Fundamentals of Fluvial Geomorphology and Channel Processes
One interesting aspect of meandering rivers is the similarity in the proportion of
planform characteristics. Various empirical relationships have been developed which relate
radius of curvature and meander wavelength to channel width and discharge. Brice (1984)
suggested that these similarities regardless of size, account for the fact that the meandering
planform is sensibly independent of scale. In other words, if scale is ignored all meandering
rivers tend to look alike in plan view. This fact provides us with a glimmer of hope that we
might be able to develop some relationships to help explain the behavior of complex river
Investigation by Lane (1957) and Leopold and Wolman (1957) showed that the
relationships between discharge and channel slope can define thresholds for indicating which
rivers tend to be braided or meandering, as shown in Figures 2.10 and 2.11. Lane's
relationship is somewhat more realistic because an intermediate range is included; however,
both relationships are very similar in the variables used and the appearance of the graphs.
Rivers that are near the threshold lines may exhibit segments that transitions between the two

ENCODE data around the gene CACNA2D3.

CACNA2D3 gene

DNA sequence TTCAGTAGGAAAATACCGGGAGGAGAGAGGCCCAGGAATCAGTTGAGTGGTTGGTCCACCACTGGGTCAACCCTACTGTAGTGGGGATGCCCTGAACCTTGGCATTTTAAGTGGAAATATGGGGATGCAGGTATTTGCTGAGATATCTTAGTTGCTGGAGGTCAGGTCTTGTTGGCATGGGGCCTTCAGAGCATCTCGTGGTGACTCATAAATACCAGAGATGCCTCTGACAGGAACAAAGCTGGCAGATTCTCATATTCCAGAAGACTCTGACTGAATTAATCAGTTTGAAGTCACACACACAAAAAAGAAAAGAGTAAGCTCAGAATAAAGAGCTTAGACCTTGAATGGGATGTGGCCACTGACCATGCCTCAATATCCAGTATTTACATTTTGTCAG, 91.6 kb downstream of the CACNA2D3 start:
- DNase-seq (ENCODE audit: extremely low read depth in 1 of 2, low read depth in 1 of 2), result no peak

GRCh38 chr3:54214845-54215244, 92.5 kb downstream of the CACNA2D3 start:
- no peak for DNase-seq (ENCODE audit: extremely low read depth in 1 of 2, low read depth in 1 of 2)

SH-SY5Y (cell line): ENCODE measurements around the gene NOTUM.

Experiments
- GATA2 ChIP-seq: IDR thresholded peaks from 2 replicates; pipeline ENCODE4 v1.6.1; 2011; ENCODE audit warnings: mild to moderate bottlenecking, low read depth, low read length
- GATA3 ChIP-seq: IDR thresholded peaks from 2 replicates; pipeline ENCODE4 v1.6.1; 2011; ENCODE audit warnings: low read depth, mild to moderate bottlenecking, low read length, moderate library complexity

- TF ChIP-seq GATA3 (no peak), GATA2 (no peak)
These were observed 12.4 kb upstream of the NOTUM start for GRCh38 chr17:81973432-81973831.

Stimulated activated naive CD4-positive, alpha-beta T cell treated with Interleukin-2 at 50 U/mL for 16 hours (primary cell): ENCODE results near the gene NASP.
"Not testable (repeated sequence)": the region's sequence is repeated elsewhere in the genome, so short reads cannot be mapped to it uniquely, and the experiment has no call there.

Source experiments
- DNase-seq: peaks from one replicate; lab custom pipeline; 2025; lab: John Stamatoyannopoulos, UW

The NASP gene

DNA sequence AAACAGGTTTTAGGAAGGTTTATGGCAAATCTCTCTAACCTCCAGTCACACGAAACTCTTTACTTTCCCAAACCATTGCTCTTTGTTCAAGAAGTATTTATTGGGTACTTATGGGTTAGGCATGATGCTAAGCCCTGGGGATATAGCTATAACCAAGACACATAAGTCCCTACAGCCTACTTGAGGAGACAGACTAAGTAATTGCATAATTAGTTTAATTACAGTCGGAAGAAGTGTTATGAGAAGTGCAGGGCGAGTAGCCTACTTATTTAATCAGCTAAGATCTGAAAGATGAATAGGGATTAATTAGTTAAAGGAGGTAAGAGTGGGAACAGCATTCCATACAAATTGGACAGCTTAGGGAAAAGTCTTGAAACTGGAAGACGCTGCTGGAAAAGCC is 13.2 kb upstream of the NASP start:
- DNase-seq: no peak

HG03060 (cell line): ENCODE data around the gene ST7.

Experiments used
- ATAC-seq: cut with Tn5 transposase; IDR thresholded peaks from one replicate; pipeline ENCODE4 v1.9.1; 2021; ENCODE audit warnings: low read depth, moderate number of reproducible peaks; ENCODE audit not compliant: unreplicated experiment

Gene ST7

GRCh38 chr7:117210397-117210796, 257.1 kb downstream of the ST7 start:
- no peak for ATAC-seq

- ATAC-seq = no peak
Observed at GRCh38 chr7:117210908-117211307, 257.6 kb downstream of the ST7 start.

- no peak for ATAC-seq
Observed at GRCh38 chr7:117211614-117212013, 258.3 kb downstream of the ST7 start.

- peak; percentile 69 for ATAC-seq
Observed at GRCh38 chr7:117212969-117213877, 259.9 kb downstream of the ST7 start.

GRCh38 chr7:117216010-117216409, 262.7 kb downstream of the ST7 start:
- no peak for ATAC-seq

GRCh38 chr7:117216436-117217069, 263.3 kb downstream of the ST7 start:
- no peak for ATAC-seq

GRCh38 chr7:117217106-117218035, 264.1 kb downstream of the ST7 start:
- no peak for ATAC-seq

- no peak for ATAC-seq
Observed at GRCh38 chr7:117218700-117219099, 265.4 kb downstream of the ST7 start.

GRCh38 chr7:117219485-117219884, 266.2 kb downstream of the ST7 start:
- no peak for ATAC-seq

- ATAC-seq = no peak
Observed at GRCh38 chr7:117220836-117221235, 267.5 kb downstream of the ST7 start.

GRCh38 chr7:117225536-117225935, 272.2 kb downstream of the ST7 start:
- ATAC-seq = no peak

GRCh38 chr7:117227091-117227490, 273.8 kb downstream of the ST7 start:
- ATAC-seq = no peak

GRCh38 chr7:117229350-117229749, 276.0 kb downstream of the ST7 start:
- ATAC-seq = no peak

plan forms. These relationships can be useful if the planform of a river is to be changed. For
instance, a meandering river positioned at point `A' in Figure 2.11 might be shifted to point
`B' if the slope is increased due to the construction of man-made cutoffs. Shifting the channel
into the transition zone would cause some concern about the possibility of the channel
becoming braided.
Another set of empirical relationships is related to meander geometry. Leopold et al.
(1964) reported the relationship between meander wave length (L) and channel width (w),
meander amplitude (A) and channel width (w), and meander wave length (L) and bendway
radius of curvature (Rc ) as defined by Leopold and Wolman (1960). The relationships are:
L = 10.9 w1.01
A = 2.7 w1.1
L = 4.7 Rc0.98
Leopold et al. (1964) stated that the exponents for the relationships are approximately
unity, and these relationships can be considered linear. Also, they pointed out that channel
meander form is affected by the cohesiveness of the channel boundaries. Dury (1964) found
that meander wave length is related to the mean annual flood (Qma ):
L = 30 Qma0.5
Schumm (1960, 1977) investigated the effect of the percentage silt and clay (M) in
the stream boundaries and reported the following relationship for meander wave length:


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